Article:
In the latter half of the thirteenth century, the administration of the papal finances was reduced to a system, and definite rules were adopted for the division of the revenues between the pope and the college of cardinals. We are restricted to a single tax list 1890for this period, while for the first half of the fourteenth century we have a number of detailed and highly interesting ledger accounts which give the exact prices levied for papal privileges of all sorts. There, we have fiscal contracts drawn up between prelates and papal officials and receipts such as would be expected in a careful banking system. These lists and other sources of information enable us to conclude what methods were practised from 1250–1300.

The sources from which the papal treasury drew its revenues were the annual tributes of feudal states, called census, payments made by prelates and other holders of church benefices called servitia, visitationes, and annates; and the occasional taxes levied upon the Church at large, or sections of it, for crusades and other special movements. To these usual sources of revenue are to be added assessments for all sorts of specific papal concessions and indulgences. 1891

The servitia,2 visitationes, and annates, originally freewill offerings of the clergy, had come by the end of the thirteenth century to be recognized as obligatory assessments. The annates were payments made by papal appointees of a portion of a year’s income of benefices which the pope reserved to himself the right of filling, such as prebends, canonries, and other livings. The portion was usually one-half. The visitationes were payments made by prelates; that is, archbishops, bishops, and abbots on their visits in Rome.3 These visits were made at fixed periods, the time being settled by law. The prelates, on taking their oath of office, obligated themselves to make them.

The servitia 1894were gifts of money paid by archbishops, bishops, and abbots at their confirmation in office. They constituted a large source of revenue. The amounts to be paid in each case were computed upon the basis of a year’s income. Once fixed they remained fixed and obligatory until new valuations were made. 1895 The levy was usually, though not uniformly, one-third of a year’s income. 1896 The exact origin of this form of tribute is not known, but it was recognized as custom, having the force of law before the reign of Nicolas III. (1277–1280), and probably as early as the middle of the thirteenth century. 1897 The tax was usually paid by the prelates on their visit in Rome, when the appointment was confirmed. Sometimes the obligation of payment was made through a commercial house. 1898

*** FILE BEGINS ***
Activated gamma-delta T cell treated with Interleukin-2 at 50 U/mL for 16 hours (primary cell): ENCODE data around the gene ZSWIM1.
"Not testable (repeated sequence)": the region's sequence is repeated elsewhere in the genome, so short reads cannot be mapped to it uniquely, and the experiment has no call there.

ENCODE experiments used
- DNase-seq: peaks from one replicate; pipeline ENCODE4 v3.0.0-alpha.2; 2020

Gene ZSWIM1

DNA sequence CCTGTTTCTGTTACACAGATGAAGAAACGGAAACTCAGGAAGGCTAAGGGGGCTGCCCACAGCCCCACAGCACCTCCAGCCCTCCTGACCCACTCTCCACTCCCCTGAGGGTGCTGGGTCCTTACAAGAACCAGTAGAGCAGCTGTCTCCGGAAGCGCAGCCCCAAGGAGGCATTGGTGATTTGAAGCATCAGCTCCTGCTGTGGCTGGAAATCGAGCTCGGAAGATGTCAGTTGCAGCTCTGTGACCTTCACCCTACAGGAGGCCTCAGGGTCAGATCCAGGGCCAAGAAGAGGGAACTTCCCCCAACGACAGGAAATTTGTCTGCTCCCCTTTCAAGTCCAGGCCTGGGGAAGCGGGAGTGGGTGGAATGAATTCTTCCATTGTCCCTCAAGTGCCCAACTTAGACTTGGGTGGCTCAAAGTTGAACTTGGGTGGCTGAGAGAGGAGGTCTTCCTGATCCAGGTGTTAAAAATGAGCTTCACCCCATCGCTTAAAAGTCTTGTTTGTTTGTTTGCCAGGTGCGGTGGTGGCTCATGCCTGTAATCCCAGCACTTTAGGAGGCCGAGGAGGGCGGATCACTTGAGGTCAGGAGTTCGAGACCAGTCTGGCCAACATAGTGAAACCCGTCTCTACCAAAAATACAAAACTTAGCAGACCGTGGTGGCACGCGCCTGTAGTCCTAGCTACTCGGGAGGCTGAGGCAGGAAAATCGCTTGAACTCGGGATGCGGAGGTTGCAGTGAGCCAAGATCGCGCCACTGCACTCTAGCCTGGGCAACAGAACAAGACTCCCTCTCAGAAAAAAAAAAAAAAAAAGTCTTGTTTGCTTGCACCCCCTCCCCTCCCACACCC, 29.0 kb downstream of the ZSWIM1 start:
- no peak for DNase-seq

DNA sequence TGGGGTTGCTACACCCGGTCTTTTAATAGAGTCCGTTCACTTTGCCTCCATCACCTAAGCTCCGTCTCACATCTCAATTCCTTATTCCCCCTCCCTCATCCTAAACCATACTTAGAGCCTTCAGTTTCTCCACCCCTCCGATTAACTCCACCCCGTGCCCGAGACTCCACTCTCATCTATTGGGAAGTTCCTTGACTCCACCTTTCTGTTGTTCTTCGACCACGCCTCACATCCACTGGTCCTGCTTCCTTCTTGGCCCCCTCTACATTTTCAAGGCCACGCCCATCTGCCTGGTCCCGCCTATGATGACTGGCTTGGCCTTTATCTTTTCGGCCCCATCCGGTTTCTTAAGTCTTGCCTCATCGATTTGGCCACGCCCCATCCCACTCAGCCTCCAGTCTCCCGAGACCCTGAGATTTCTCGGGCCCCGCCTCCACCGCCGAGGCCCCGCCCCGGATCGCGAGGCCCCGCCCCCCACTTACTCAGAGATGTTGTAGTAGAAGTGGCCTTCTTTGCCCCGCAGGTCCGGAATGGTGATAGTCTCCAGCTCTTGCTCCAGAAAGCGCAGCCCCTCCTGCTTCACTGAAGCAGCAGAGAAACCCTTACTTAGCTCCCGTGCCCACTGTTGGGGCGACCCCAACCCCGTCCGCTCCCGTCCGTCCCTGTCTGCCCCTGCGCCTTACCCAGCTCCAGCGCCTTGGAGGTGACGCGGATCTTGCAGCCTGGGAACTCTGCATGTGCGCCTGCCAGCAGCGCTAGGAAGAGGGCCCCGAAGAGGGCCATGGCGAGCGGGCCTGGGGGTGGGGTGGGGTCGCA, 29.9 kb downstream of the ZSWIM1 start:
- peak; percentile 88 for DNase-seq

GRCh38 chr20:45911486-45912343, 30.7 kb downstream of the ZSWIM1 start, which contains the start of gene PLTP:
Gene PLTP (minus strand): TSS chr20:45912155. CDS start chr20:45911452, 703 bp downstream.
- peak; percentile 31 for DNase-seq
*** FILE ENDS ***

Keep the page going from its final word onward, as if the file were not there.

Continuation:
The census included the taxes paid by the State of the Church, the assessments paid by convents and churches under the special protection of the Apostolic see, the tributes of the vassal—states, Naples, Sicily, Corsica and Sardinia, and England, and the income of Peter’s Pence. The tribute of 1000 marks, promised by John for England and Ireland, was over and above the amounts due from Peter’s Pence. The tribute of Sicily in 1272, amounting to 8000 oz. of gold, was divided into two equal parts by Gregory X., one part going to the cardinals. In 1307, a demand was made upon Charles II. of Naples for back payments on this account amounting to the enormous sum of 93,340 oz. of gold. In 1350, the amount due was 88,852 oz.9

The custom of paying Peter’s Pence, or a stipulated amount for every household, was in vogue in England, Sweden, Denmark, Norway, Northern Germany, and Poland, but was never introduced into France though Gregory VII. attempted to collect it there but failed.0 Robert Guiscard, in 1059, pledged for Sicily twelve denarii for every yoke of oxen to be paid for all time. 1901 Far-off Greenland also added its contributions to this tax and it was paid under Olaf, bishop of Gardar, 1246. 1902